How low can renewable energy prices go?
That will be the billion-dollar question for Albertans when they find out Wednesday which projects have been selected by the NDP government in the first auction for renewable power contracts.
Not only will Albertans be told which of the 29 projects up for consideration have been selected but also where they will be built — and at how low of a price they can supply wind or solar energy to the province’s power grid.
“The prices are going to be a lot lower than people expect,” said electricity expert Duane Reid-Carlson, chief executive of consultancy EDC Associates.
“I wouldn’t be surprised to see something sub-$50 per megawatt-hour (MW-h). People want to get in and win.”
Premier Rachel Notley, Energy Minister Marg McCuaig-Boyd and Environment Minister Shannon Phillips will be on hand in Calgary to make the announcement, signifying the importance of the event to their overall climate plan.
The NDP government is moving ahead on its goal to phase out all coal-fired electricity in the province by 2030, while expanding renewable power to make up 30 per cent of total generation.
For months, the government has been pounded by critics who warn Alberta is driving up long-term costs for consumers by overhauling its electricity sector.
But the first test will be the power prices the competitive auction garners, which will lay the groundwork for just how big any subsidies will be for these projects.
The province wants renewable electricity to grow to about 5,000 megawatts of power capacity by the end of the next decade. To do that, Alberta needs to attract at least $10.5 billion in investment.
In the first of several renewable auctions, multiple projects will be selected to supply up to 400 MW of clean power to the grid by December 2019.
It’s widely expected all of the winning projects will be wind developments.
“The bidding was pretty competitive,” Cheryl Oates, the premier’s spokesperson, said Tuesday. “When things are more competitive, you get a better price.”
So far this year, the average electricity price in Alberta has remained deeply depressed, averaging only $22 per megawatt-hour. That’s a far cry from 2013, when prices averaged $80 per MW-h.
Through its new program, the government will create a renewable energy credit to provide top-up payments to the winning developers, if they’re needed.
The credit will cover the difference between the bidder’s price and Alberta’s wholesale power prices, meaning low wholesale prices for electricity in the years ahead will require larger subsidies to the operators.
However, if prices rise during the 20-year contract above the renewable bidder’s price, developers will have to credit the difference back to the government.
At an energy conference last month, Scott Thon, CEO of AltaLink, predicted aggressive competition in the first renewable auction should keep rates low.
“You are going to see in this auction . . . prices at least in the $40s per megawatt-hour, now maybe even less,” Thon, who is also chairman of the Canadian Electricity Association, said at Insight Information’s Alberta Power Summit.
One source confirmed prices for the winning bidders will come in below $40 per megawatt-hour, on average.
Wednesday’s announcement also comes as Alberta electricity prices are expected to more than double in the coming year because of improving demand, higher provincial carbon taxes, some older coal-fired generating units being mothballed and the Balancing Pool terminating unprofitable power contracts.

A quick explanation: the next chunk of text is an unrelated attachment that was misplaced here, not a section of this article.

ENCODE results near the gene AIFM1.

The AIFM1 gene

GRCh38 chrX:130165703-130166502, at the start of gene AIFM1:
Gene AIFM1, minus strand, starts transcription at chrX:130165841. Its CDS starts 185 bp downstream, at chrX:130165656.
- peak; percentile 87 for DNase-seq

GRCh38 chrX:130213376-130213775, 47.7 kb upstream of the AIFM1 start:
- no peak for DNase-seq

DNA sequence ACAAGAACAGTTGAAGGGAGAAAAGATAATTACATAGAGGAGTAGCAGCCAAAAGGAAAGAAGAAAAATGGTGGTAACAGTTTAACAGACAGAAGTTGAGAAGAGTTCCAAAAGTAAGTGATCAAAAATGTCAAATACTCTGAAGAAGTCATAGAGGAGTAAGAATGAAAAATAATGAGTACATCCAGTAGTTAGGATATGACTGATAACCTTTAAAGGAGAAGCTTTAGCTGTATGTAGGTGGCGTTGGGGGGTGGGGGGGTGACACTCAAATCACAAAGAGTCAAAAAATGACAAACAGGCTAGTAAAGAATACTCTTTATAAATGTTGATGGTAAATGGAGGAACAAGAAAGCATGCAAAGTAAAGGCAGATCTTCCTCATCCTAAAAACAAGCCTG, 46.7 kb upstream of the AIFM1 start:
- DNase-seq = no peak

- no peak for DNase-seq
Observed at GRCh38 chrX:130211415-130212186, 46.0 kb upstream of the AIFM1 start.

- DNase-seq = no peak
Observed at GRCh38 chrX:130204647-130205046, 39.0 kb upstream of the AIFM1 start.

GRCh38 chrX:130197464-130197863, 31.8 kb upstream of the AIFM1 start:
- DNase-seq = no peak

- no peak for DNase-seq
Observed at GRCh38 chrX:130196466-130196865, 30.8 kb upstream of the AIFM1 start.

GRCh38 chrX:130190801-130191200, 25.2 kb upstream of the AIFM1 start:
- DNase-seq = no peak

Earlier this week, EDC raised its forecast electricity price to between $52 and $57 per megawatt-hour in 2018 and 2019, and into the $56 range in 2020.
EDC previously estimated the cost of provincial subsidies for the entire renewable energy program would range between $4 billion and $8 billion by 2030. The final number will likely fall in the lower part of the spectrum, Reid-Carlson said.
But there are other factors for Albertans to consider than simply the price of electricity in these contracts, such as the reduction of greenhouse gas emissions that will come from the transition to greener power.
Since the wind doesn’t always blow and sun doesn’t always shine to generate clean energy, Alberta will have to back up some renewable power to ensure the lights stay on, said United Conservative Party MLA Don MacIntyre.
The province is also paying generating companies more than $1 billion to close down coal-fired stations, he added.
“We have got some fine print that is going to make it a lot more expensive than the price that will be advertised in the (government) news release, so buyer beware,” MacIntyre said.
However, the wind energy industry believes Alberta will see the lowest renewable power prices the country has ever seen.
A recent report by investment bank Lazard noted that since 2009, the cost of wind energy has dropped by two-thirds because of efficiency gains.
Technology has improved, larger turbines are being built and longer blades capture more of the resource, said Robert Hornung, president of the Canadian Wind Energy Association.
The cheapest price for wind power procured by a province came in at $63 per megawatt-hour in Quebec five years ago. Hornung is confident Alberta’s prices will be lower.
“Wind has arrived, it’s mainstream and it is cost competitive,” he said.
“Alberta has a tremendous wind resource relative to other parts of the country and it’s largely untapped.”
The province already has about 1,500 MW of installed wind power capacity and that number is poised to grow.
On Wednesday, we’ll find out what it will cost to make that happen.
Chris Varcoe is a Calgary Herald columnist.
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